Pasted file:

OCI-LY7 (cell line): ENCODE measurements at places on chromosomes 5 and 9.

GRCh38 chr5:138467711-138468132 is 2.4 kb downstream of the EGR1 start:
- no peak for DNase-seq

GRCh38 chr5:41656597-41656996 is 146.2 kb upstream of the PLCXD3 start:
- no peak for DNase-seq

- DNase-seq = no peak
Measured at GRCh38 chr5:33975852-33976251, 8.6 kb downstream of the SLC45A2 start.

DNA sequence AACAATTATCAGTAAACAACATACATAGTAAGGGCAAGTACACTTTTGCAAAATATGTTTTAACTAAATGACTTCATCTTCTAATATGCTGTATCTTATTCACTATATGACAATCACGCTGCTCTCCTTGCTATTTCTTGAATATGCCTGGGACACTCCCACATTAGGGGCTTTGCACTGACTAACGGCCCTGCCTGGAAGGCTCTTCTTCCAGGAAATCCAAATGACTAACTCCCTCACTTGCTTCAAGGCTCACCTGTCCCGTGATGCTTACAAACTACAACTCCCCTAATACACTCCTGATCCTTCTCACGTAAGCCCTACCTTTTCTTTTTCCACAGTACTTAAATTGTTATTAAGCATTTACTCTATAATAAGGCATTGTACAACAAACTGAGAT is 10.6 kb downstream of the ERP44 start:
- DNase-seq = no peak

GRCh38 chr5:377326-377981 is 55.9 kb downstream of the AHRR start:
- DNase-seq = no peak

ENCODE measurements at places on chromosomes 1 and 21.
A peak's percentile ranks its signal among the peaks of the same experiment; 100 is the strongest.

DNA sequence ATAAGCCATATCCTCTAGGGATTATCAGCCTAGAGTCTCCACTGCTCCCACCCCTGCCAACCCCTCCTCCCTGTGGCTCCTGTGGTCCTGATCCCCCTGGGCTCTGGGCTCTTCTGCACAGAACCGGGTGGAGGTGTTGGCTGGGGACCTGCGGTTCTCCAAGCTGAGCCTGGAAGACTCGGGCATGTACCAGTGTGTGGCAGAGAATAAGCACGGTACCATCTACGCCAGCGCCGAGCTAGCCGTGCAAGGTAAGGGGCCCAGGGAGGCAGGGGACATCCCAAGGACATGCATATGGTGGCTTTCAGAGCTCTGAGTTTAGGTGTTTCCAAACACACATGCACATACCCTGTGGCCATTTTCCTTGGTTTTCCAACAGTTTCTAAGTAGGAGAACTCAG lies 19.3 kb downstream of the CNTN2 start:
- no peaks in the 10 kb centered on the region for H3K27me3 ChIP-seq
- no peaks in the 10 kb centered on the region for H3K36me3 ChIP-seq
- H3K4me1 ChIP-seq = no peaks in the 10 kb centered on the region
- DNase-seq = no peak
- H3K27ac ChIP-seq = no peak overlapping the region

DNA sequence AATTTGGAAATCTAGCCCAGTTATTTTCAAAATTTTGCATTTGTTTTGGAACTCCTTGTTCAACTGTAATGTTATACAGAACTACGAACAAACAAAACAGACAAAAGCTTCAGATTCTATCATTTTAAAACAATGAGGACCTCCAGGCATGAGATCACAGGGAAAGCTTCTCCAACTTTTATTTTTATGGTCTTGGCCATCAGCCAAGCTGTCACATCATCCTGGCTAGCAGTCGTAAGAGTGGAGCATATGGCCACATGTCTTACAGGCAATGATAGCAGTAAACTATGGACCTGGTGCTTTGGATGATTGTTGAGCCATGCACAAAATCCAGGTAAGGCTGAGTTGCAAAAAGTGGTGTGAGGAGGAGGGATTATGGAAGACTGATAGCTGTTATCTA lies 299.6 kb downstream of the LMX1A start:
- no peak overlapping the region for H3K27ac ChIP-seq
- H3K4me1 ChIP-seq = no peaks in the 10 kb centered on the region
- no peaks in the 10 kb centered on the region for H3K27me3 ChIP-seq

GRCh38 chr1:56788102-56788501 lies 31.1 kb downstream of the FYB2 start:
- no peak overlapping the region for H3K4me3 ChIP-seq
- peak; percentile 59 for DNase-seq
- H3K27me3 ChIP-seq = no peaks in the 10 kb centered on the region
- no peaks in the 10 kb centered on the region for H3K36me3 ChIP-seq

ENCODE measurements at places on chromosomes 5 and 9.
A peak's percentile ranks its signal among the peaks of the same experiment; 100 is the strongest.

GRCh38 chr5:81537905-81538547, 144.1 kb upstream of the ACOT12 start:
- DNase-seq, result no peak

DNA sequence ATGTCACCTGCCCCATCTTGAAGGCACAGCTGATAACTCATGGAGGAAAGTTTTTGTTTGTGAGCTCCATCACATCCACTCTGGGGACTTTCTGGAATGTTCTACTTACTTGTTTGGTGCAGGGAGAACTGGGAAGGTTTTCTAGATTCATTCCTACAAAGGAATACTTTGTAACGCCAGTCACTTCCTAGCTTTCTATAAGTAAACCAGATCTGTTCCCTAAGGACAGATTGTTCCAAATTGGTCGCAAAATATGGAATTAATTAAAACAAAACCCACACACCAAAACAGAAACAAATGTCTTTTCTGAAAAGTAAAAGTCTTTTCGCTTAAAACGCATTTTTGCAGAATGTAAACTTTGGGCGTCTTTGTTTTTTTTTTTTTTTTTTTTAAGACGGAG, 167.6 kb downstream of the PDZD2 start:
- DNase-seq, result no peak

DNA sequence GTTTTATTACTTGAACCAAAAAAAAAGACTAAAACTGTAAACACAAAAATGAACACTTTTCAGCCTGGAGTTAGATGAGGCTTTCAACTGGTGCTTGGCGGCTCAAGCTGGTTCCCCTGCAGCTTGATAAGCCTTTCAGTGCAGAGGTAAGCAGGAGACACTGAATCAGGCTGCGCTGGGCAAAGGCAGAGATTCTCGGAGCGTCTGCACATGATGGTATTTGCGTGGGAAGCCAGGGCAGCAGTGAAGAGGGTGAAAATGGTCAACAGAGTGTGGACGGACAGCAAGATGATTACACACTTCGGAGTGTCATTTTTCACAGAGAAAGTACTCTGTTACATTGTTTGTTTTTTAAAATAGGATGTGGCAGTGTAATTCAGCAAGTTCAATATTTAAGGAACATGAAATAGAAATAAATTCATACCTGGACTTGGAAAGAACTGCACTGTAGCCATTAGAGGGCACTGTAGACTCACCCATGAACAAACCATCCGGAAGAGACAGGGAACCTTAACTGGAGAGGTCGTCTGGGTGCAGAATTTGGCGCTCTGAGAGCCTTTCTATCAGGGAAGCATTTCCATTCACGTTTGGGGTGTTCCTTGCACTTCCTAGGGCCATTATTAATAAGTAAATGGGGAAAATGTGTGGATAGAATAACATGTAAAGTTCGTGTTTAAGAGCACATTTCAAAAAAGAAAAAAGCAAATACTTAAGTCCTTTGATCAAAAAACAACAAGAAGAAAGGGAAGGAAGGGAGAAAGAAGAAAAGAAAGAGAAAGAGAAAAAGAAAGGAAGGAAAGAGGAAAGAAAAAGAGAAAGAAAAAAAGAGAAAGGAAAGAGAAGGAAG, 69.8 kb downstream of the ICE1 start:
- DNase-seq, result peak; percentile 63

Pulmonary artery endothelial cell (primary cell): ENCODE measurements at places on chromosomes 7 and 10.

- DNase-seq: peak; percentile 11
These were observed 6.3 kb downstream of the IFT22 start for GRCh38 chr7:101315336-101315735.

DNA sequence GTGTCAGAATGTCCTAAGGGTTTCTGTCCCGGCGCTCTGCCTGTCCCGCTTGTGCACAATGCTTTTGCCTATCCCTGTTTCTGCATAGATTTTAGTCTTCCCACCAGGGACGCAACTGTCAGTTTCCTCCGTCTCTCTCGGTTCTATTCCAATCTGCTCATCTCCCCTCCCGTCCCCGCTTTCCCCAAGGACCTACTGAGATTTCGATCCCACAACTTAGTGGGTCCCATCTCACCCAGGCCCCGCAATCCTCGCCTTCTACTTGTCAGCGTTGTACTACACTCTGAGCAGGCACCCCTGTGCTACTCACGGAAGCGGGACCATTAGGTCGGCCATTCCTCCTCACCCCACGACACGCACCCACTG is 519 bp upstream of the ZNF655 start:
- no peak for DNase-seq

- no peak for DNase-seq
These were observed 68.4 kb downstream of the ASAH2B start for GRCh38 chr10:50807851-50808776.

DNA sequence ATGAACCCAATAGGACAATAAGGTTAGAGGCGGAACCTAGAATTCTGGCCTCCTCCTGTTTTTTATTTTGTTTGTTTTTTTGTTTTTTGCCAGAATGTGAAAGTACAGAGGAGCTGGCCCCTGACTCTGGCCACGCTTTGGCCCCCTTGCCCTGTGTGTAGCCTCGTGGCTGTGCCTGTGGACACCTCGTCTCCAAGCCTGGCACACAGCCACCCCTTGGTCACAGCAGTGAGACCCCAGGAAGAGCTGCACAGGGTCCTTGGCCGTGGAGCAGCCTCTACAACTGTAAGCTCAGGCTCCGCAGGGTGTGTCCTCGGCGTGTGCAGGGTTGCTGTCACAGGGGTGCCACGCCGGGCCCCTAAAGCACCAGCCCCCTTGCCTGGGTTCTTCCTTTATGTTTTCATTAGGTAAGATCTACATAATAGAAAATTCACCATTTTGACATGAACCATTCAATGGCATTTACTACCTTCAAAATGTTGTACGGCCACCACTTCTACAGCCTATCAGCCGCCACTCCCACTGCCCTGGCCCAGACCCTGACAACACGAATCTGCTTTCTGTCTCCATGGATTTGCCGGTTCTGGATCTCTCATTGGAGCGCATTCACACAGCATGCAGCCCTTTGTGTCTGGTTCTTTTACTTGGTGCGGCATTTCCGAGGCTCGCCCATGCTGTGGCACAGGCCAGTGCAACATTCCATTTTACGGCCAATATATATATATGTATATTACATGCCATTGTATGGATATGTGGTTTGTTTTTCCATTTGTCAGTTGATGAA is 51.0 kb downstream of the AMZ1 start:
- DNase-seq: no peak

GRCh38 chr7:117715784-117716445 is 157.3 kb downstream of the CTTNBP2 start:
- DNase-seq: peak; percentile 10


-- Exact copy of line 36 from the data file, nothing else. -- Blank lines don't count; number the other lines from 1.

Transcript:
- DNase-seq, result peak; percentile 63